Thanks to the crappy weather, the Beer Fest was kind of empty. I sloshed through the wet, bare streets to find the tent my friends had parked themselves, and we sampled a couple varieties of their beer. To tell the truth, there’s not much in terms of delightful surprises here. Most of the beer tents were of established importers already – the kind of stuff you’d find at any Kedi or decently stocked Chinese bar anyway. It seems Beer Fest over here is more about drinking a lot and less about discovering new brews.
Next up was the beach, despite the rain. Heading out of the fest, my friends and I met Good Samaritan No.2: A Shandong man who willingly lent our party of eight his minivan and driver… because we asked nicely. And it was by no means a short trip – we were going from Beer City to Number One Beach, a car ride that took over half an hour. We tried to give a tip, but the driver refused, saying it wasn’t about the money. What? My Shanghai-wired brain did not compute.
Somebody up there was probably dismayed at my doubting mind and chose to punish me by making me lose my phone. Calls went unanswered, so I sent out a pleading text from a friend’s phone and left it at that. Thanks most likely to the beer and the sand, I found it hard to worry.
Man in Speedo exercises
Number One Bathing Beach (青岛第一海水浴场) is the longest and most popular beach in Qingdao, with 580 meters of fine yellow sand. It is surrounded on three sides by mountains, making it especially picturesque. Usually on Saturdays, the place – with its free entry and numerous equipment rental kiosks – is crowded beyond belief. Yesterday, it was all ours. Occasionally, Chinese men in Speedos would jog by, curious about what the commotion was about, but for the most part, we commanded the strip.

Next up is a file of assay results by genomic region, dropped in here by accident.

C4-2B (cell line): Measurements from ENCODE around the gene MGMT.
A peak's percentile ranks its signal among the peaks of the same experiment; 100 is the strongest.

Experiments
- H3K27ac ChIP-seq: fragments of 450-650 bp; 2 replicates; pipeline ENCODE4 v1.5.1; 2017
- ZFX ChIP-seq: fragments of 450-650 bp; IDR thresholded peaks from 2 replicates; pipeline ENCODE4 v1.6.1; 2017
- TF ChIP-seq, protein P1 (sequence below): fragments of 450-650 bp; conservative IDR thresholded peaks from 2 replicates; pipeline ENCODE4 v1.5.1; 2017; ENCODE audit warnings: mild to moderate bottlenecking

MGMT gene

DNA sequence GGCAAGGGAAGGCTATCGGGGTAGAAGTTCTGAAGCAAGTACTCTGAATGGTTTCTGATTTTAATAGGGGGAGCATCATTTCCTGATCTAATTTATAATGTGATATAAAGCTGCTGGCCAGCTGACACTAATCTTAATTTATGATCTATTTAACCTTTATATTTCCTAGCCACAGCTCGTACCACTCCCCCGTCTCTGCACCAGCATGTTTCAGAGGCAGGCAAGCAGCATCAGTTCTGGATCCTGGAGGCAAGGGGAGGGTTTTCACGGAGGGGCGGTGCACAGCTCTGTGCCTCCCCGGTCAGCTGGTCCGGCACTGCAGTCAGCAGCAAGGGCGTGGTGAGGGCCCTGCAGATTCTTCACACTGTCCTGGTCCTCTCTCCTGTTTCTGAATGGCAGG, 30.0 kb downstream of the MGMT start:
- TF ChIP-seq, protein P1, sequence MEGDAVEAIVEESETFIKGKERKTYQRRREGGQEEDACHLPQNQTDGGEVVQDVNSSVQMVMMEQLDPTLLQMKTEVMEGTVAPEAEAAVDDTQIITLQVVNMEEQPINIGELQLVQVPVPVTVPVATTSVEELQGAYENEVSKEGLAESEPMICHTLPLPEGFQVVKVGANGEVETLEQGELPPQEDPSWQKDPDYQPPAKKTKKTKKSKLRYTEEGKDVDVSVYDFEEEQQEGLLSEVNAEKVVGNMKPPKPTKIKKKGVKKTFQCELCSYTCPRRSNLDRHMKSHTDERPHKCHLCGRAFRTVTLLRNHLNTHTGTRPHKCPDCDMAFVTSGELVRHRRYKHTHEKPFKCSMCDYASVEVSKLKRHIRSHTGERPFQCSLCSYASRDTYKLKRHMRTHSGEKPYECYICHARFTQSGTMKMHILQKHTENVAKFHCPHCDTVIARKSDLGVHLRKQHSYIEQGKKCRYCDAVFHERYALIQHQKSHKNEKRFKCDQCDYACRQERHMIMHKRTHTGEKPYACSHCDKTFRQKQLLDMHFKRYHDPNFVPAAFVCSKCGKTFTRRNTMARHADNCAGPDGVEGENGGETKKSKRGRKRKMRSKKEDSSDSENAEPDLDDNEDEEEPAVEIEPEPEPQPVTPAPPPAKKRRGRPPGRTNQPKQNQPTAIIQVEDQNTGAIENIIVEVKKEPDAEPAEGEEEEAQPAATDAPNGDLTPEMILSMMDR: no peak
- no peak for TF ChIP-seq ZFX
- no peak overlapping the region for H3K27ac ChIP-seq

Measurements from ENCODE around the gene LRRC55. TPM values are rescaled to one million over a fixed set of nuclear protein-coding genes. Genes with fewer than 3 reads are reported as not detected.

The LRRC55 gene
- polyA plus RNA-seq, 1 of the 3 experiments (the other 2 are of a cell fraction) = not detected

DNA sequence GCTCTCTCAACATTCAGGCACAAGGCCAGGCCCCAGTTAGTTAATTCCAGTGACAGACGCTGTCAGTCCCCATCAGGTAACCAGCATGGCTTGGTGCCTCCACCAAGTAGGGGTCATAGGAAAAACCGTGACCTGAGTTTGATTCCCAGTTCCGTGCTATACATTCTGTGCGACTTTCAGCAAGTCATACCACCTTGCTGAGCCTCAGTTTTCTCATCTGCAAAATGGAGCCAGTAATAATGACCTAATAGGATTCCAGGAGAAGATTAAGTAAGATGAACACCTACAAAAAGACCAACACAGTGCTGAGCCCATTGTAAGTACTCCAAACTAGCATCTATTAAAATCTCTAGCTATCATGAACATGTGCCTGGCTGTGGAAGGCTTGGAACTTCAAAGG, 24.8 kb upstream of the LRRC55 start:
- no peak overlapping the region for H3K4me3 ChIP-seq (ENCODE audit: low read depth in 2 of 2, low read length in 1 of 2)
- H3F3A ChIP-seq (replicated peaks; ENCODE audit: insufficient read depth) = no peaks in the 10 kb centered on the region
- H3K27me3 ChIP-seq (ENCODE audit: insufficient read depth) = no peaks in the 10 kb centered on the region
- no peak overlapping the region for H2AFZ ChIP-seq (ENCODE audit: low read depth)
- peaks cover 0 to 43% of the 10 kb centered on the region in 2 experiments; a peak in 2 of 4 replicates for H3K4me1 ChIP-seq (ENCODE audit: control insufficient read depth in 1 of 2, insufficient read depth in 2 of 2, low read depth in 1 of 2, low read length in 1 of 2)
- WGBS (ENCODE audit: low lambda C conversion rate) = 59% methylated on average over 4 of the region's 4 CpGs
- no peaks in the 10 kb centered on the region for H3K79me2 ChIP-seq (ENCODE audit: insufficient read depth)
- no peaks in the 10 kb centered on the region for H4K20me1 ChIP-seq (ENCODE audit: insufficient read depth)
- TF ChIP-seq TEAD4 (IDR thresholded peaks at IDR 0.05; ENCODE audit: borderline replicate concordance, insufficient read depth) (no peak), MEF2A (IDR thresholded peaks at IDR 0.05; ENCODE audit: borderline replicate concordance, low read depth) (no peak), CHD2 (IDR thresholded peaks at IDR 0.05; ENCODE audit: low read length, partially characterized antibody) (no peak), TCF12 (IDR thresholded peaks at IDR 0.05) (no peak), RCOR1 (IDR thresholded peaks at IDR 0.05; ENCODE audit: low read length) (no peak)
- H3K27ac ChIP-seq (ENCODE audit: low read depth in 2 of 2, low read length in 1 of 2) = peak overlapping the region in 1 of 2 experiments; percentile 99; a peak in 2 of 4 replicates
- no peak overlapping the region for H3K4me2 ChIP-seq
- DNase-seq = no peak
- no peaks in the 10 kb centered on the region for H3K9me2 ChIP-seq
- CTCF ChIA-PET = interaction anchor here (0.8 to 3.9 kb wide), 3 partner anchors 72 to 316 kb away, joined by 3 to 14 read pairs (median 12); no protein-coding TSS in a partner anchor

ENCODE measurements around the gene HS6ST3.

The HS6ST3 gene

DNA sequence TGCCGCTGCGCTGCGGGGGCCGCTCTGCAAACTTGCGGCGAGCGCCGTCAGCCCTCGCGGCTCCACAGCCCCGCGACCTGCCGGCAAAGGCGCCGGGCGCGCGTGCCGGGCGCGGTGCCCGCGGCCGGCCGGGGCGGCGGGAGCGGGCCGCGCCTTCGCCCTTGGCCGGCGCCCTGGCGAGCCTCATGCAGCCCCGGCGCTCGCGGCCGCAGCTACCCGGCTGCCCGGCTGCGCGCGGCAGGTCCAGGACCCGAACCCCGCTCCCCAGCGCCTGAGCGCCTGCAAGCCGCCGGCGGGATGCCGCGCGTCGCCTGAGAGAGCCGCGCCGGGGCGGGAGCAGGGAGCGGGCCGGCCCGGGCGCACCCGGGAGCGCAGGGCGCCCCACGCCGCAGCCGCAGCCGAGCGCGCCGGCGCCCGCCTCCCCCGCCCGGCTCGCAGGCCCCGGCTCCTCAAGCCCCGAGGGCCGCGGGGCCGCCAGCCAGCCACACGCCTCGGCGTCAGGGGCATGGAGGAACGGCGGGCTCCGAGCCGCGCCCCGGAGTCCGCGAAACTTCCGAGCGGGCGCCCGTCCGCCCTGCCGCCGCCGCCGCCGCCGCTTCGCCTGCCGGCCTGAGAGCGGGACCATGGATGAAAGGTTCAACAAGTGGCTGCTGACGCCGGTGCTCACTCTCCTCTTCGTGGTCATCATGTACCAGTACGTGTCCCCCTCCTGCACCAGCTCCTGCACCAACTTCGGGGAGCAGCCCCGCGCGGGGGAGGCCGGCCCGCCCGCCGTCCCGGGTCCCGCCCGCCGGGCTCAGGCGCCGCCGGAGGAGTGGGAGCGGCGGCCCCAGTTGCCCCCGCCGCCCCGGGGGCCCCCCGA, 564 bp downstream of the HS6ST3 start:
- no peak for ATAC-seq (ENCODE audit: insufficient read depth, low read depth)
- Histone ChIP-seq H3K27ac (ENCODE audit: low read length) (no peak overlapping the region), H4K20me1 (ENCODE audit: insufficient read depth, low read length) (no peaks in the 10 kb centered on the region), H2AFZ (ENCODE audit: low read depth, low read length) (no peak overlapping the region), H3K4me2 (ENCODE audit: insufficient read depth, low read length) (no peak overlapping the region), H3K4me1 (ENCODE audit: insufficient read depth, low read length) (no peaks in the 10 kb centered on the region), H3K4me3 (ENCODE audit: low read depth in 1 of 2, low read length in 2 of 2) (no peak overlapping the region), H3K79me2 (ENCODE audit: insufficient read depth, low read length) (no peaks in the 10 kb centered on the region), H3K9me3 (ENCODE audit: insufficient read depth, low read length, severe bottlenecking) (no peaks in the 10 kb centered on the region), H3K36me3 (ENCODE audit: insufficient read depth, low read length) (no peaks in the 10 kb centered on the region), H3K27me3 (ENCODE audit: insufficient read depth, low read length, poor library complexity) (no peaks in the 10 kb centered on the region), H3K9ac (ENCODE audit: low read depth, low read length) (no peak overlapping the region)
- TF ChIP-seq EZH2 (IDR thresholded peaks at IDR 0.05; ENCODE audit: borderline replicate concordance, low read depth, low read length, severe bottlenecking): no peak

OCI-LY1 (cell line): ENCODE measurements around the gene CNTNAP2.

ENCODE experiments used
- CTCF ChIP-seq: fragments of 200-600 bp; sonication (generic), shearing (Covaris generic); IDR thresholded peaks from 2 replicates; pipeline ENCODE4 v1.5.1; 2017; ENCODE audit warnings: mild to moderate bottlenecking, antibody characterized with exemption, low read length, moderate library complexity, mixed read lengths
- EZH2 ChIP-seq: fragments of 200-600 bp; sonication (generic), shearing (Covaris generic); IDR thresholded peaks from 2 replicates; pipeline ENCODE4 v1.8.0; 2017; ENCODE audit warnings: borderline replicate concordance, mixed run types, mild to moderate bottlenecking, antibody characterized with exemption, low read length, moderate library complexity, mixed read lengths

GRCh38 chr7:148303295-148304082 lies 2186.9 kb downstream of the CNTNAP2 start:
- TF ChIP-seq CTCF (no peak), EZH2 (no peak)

By the time we left, it had stopped raining, so we decided to try our hand at going to the Beer Fest once again. Good idea: the atmosphere was completely different. Now that the skies were clear, people flocked to the numerous food stalls for 肉串 (rou chuan, or meat sticks) and 豆腐干 (dou fu gan, dried tofu). There were also a couple places selling KFC. After choosing our dinners, we headed to the main building, the Tsingtao tent, where people were clamoring to karaoke in front of a crowd of at least a couple hundred people.
My new paramour at the Tsingtao Pavilion
After two of those, my memories admittedly get a little hazy. We tent hopped until the venue closed at around 10:30pm.
Somehow, we ended up at 88 Bar (88酒吧, 33 Shanghang Lu, 上杭路33号), where chandeliers turned on and off to live Mandopop techno remixes. It was, in short, as crazy and weird and ridiculous as 88 Bar in Shanghai… though maybe roomier. It also made me wonder whether Qingdao has a version of all the bars in Shanghai or if I just have an uncanny knack of wandering into familiar-looking venues.
I’m personally surprised I was actually able to write this morning.
Today, I’m taking a Shanghaiist reader recommendation to go to Diner on May 4 Square for some good ol’ fashioned hangover food. Afterwards, I’m hoping to hit up 八大关 (Ba Da Guan) to check out some European architecture and maybe, if there’s time before my flight back, I’ll head to the beach again.
It’s my last day and the weather has decided to be beautiful again.
Oh, and Good Samaritan No. 3 has now shown up. Somebody called my friend and is planning on delivering my lost phone to him before my flight. Man, I love this city.